The current medical research on cures for HIV and AIDS looks very promising. ...However, the current approach of HIV drug maintenance can keep patients alive, at a cost of $…300 - $2,500 PER PATIENT/PER MONTH *INDEFINITELY* This profits pharmaceutical companies at approaching $10,000,000,000.00 per year. Over the course of the next few decades, this will likely grow to exceed $1,000,000,000,000.00 per year. A cure would instantly eliminate this entire profit margin. What do you think a pharmaceutical company (and its stockholders) would do if they came up with a cure? If a cure comes, it will almost certainly come from the academic community. In fact, a cure might already exist. Answer: Almost certainly. However, the genetics invovled are remarkabke, surprising and complex. AIDS for instance is not one "germ" -- it's a syndrome cause by HIV, which in turn is highly mutable (it changes a lot), making a vaccine very hard to develop. There's a huge amount of money and research going into this. If you like to hear about silver linings in dark clouds, you should expect to see some remarkable improvements in other areas of healthcare (notably cancer treatment) once this cure is nailed bown The simple truth is that we just do not know. Although modern antiretroviral drugs can now help your immune system to destroy HIV at a faster rate than it can replicate, there are still a number of major obstacles that, on balance, seem to make it unlikely that a cure will be found in the foreseeable future. The first problem is that whilst modern antiretroviral drugs are very good at suppressing levels of HIV in the blood and the major life-supporting organs of the body; they tend to be much less effective at suppressing HIV in place like the testicles, prostate and brain. In fact, very few antiretroviral drugs have any significant effect on HIV levels in the brain .. and those that do cause side effects that are quite simply unbearable for a small, but significant, proportion of patients. This means that despite it being possible for a supported immune system to destroy far more HIV than is being replicated, there are almost always isolated, but highly active, reservoirs of rapidly reproducing HIV somewhere in the body. The second problem is that HIV actually modifies the genetic material of an infected cell - so once a cell is infected, it stays infected until it dies (or is destroyed by the immune system). In order to detect an infected cell that needs to be destroyed, the immune system relies on being able to identify those cells in which HIV is actively reproducing. Unfortunately, because HIV also has the ability to lay dormant for many decades, not all infected cells are actively reproducing HIV .. meaning that even if a means were found to kill all actively reproducing infected cells in the body, there would still be huge reservoirs of dormant HIV waiting to spring into life at a later date. Rather than curing the people who are currently infected, the next big step in controlling the spread of HIV seems most likely to come from one of several potential vaccines; but even this is complicated and is unlikely ever to be able to provide 100% protection from infection. Some viruses - and HIV is one of them - are able to mutate and change their appearance. This means that different antibodies are required to fight different mutations (it is exactly the same principle by which getting a common cold, or the flu, does not protect you from the huge number of other cold and flu variants in circulation .. and why flu vaccines do not provide protection against all forms of the flu). It is therefore likely that any HIV vaccine - just like any flu vaccine - will only be able to provide a degree of protection against a certain number of the more common and aggressive HIV mutations. All of that said, HIV research is a very rapidly moving moving field of medical science; so we should remain optimistic. Fifteen years ago, we had no effective means of controlling HIV and infection seemed like an almost certain death sentence. Today, HIV is increasingly seen as just an unpleasant life sentence to an ever more manageable chronic condition. Who really knows where we will be in another fifteen years? Yes in school i am learning about htis there is only VERY expensive pills u can take that u only take the HIV and "put it in the corner" Alternative Answer Possibly yes, if you consider alternative medicine like Nick Nolte and Magic Johnson and others. 1984 U.S. Patent #4,647,773 Method of continuous production of retroviruses (HTLV-III) from patients with AIDS and pre-AIDS (Dr. Robert C. Gallo, et. al.) 1990 U.S. Patent #5,188,738 Alternating current supplied electrically conductive method and system for treatment of blood and / or synthetic fluids with electrical forces. (Dr. Steven Kaali, et. al.) 1997 U.S. Patent #5,676,977 Method of curing AIDS with tetrasilver tetroxide molecular crystal devices (Marvin S. Antelman, Israel) A person treated using the 1997 patented one-time injection claims to be HIV-free several years afterwards. Starting in 2003 Dr. Boyd Ed Graves has petitioned the US courts and US congress to institute funding for clinical trials. Microsoft's Bill Gates was notified that the HIV AIDS cure had been tested on subjects and known to work. According to Dr. Robert C. Beck, DSc. Physics, slightly over 2 thousands AIDS patients in Southern California having undergone "The Beck Protocol" that is derived from the Dr. Steven Kaali MD method were pronounced as having PCR tests indicating that they had viral loads indistinguishable from zero on the measurement equipment used to conduct such testing. Magic Johnson, a long known HIV AIDS patient, has undergone unconventional therapies (in either Germany or Cuba or India or Mexico) such as medical grade intravenous (IV) ozone treatments and has survived many years (supposedly with the disease). (See Dr. Robert Rowen MD Describes Benefits of Ozone Therapy). An intracellular compound that is a mixture of DMSO, chlorine dioxide, citric acid, and other ingredients is being discussed in alternative medicine blogs as having a profound immune system enhancing effect. The mixture ingredients have been changed slightly over the past few years, but has come to be known as the Overnight Cancer Cure. A German HIV AIDS patient who also had leukemia was cured of AIDS when the German doctor treating his leukemia irradiated his bone marrow, then genetically screened marrow and stem cell donors for a genetic resistance / immunity to HIV. After the bone marrow and stem cell transplant was completed, the patient's HIV AIDS disappeared. See the huge list of related links in the Related Question "Can HIV be cured?" and especially, "Is there a cure for HIV AIDS?" below ... There may be. Doctors are working very hard on it.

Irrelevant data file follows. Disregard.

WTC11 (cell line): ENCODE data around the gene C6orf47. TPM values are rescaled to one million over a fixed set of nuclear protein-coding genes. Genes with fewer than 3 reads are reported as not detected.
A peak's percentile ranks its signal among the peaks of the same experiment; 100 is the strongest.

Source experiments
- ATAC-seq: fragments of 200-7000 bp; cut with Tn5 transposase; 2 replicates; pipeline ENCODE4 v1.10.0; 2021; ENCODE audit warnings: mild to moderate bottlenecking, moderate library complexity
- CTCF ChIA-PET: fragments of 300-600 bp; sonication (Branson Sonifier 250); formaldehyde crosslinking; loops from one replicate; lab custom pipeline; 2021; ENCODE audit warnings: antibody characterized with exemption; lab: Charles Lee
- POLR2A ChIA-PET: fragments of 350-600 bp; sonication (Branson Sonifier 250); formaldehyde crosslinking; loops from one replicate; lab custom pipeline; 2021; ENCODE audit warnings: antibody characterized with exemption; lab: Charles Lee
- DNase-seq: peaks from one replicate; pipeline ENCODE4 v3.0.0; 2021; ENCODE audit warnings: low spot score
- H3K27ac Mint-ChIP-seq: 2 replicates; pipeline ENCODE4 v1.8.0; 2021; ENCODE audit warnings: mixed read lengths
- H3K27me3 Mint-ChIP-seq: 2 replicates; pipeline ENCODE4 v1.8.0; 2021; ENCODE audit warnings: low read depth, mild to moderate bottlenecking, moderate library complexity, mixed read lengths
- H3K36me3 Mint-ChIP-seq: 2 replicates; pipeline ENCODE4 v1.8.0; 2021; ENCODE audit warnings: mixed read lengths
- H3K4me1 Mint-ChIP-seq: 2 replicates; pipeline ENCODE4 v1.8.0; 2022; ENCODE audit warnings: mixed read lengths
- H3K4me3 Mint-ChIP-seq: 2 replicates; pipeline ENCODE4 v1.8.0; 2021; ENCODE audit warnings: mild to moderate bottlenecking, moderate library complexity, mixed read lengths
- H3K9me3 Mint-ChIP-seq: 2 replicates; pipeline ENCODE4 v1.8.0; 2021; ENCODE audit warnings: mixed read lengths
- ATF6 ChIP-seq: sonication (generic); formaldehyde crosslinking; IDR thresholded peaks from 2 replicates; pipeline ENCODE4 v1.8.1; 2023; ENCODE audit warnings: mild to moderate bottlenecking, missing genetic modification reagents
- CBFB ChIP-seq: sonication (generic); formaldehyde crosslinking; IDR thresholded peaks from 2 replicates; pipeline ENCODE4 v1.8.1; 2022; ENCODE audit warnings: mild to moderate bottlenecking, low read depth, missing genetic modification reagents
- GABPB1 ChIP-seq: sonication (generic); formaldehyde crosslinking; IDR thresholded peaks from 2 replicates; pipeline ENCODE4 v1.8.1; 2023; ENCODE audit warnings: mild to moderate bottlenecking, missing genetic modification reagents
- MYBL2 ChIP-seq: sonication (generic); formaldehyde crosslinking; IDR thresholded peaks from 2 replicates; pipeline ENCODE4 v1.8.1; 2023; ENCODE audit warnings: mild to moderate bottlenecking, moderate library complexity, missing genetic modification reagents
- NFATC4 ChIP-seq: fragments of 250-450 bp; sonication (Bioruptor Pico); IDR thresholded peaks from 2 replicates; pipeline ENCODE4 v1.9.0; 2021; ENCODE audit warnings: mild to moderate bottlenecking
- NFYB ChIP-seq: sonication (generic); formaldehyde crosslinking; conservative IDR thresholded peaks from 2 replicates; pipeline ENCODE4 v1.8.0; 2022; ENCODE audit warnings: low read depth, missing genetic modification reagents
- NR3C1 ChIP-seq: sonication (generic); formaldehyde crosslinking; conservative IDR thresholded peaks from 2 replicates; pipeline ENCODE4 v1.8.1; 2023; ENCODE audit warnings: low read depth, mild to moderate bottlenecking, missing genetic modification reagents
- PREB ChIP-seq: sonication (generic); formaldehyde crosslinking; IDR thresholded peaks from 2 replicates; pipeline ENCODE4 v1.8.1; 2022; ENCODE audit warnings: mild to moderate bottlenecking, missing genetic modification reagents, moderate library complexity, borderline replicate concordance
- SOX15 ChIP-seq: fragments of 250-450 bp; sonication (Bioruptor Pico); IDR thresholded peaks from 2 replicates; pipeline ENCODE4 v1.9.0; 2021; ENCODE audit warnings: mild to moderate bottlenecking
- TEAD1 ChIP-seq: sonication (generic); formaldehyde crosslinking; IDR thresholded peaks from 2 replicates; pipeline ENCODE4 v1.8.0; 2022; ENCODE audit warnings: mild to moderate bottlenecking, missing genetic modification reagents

No, there is no cure for HIV, not as of yet. yes there is a cure. i know someone who had it for 20 years. he got bit by a venomous snake called a water moccasin and was in th…e hospital for 3 weeks. the doctor told him that there was no sign of hiv in his blood and that he could donate it if he wanted to. scientists need to be looking into this. HIV doesn't have a cure. But one is in progress with the Dutch leading the way: http://www.unbiasly.com/search#keywords=HIV,Cure A cure is not found yet but they think they have found a solution by removing a certain DNA code from the virus. No, there is no cure for HIV. There is no known cure for HIV but there are treatments available for people living with HIV.
There is no clinical cure for HIV/Aids yet. Although, some researchers have discovered that very concentrated thyme oil can deactivate the virus in vetro (test tub…es).
No. AZT is a medicine that when used in a combination with other HIV drugs can be be part of effective treatment.
Because it is a virus that uses the body's own immune system against it. It is difficult to develop a drug that attacks the virus but leaves the body's immune system intact.
Not by UT itself! But, with proper high potency supplementation, diet, exercise, pure water, sleep, sea salt; absolutely!
No, there's no cure for HIV. The antiretroviral treatment manages the disease for a period of time, but that's it.
HIV There is no current cure for HIV. See the related question(s) for more info.
HIV cannot be cured yet. The reason for this is because the virus keeps changing. For example: Scientists find a cure for it but in 24 hours it will stop working because the V…irus has changed
There is no cure. Prevention is to avoid all sexual and/or blood contact with any person who has the disease.
There is currently no cure for HIV. It can only be treated, not cured.
HIV can not be cured by any medicine at the moment. The medicines for it are NOT a cure, they simply repress the symptoms of the disease.
Currently, HIV CAN'T be cured, in ANY way. (although there's been some reports of babies born from HIV-positive mothers eventually no longer showing any measurable levels …of the infection) What CAN be done, with the appropriate, on-going medication, is to control the infection and keep it below the level where it begins to cause problems for the person.